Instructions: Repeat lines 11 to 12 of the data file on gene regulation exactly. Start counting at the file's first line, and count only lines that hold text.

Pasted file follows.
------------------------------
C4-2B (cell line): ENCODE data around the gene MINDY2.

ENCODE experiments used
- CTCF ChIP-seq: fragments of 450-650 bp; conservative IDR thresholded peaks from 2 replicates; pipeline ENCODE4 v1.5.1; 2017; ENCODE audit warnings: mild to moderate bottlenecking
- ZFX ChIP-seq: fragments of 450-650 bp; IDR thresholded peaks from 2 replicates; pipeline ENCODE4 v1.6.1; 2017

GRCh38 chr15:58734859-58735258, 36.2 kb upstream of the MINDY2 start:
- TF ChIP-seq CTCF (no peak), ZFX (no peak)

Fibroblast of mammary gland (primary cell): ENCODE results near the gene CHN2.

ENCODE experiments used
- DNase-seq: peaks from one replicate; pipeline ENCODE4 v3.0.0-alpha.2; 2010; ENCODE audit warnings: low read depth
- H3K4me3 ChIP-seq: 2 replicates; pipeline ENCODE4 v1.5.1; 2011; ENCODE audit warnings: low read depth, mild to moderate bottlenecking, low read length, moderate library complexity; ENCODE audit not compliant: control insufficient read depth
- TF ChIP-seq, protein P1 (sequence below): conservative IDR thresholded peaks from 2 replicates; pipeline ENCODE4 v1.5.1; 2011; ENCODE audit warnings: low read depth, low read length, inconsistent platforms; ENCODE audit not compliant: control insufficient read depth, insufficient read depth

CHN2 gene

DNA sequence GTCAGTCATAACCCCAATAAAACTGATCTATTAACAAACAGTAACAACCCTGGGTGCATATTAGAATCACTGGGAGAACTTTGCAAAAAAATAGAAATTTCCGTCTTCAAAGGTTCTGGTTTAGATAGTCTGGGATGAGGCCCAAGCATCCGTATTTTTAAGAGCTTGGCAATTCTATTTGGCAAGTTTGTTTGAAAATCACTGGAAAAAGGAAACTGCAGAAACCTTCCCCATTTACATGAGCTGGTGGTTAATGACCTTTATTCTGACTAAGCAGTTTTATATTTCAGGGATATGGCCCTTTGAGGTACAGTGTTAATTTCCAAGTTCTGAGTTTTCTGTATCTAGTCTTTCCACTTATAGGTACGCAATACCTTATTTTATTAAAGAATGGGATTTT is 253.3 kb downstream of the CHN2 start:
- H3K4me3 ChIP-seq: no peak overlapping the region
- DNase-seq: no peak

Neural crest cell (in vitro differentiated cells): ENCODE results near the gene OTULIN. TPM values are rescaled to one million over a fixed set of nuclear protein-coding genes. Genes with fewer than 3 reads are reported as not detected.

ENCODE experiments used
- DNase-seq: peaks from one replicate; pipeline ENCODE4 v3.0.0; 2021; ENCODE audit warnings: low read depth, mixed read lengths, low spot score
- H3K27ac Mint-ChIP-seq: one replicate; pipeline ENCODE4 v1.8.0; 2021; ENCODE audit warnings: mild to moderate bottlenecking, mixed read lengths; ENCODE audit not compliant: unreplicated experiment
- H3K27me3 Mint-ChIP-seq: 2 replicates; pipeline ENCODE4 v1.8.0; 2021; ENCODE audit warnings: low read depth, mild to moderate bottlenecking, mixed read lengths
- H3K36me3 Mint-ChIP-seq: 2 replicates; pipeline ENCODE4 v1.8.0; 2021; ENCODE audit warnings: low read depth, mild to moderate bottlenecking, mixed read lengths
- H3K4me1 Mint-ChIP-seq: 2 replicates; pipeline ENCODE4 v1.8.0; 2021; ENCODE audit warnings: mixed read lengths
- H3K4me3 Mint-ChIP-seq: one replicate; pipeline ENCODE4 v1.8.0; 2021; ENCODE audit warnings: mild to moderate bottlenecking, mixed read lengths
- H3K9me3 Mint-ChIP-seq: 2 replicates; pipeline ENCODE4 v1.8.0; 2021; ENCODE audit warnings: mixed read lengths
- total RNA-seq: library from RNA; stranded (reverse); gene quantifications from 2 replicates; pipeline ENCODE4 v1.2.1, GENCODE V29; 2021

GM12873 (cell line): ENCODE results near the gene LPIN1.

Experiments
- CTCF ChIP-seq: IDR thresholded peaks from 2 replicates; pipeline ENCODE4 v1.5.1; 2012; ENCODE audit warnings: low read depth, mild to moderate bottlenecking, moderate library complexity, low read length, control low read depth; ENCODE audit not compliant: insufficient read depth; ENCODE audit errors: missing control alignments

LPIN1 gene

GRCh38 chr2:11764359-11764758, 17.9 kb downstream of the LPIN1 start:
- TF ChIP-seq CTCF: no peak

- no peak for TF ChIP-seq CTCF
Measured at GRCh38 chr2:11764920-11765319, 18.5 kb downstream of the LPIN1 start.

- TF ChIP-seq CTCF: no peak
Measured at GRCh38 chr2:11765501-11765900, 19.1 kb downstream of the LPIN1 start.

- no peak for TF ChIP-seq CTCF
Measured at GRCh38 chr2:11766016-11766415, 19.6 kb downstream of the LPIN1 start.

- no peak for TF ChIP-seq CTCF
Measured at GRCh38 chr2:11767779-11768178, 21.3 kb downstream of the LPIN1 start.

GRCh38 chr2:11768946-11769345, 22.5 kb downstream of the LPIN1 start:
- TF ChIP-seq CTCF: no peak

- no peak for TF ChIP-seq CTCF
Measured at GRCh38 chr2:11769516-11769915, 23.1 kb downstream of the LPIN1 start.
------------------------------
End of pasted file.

- TF ChIP-seq, protein P1 (sequence below): conservative IDR thresholded peaks from 2 replicates; pipeline ENCODE4 v1.5.1; 2011; ENCODE audit warnings: low read depth, low read length, inconsistent platforms; ENCODE audit not compliant: control insufficient read depth, insufficient read depth

CHN2 gene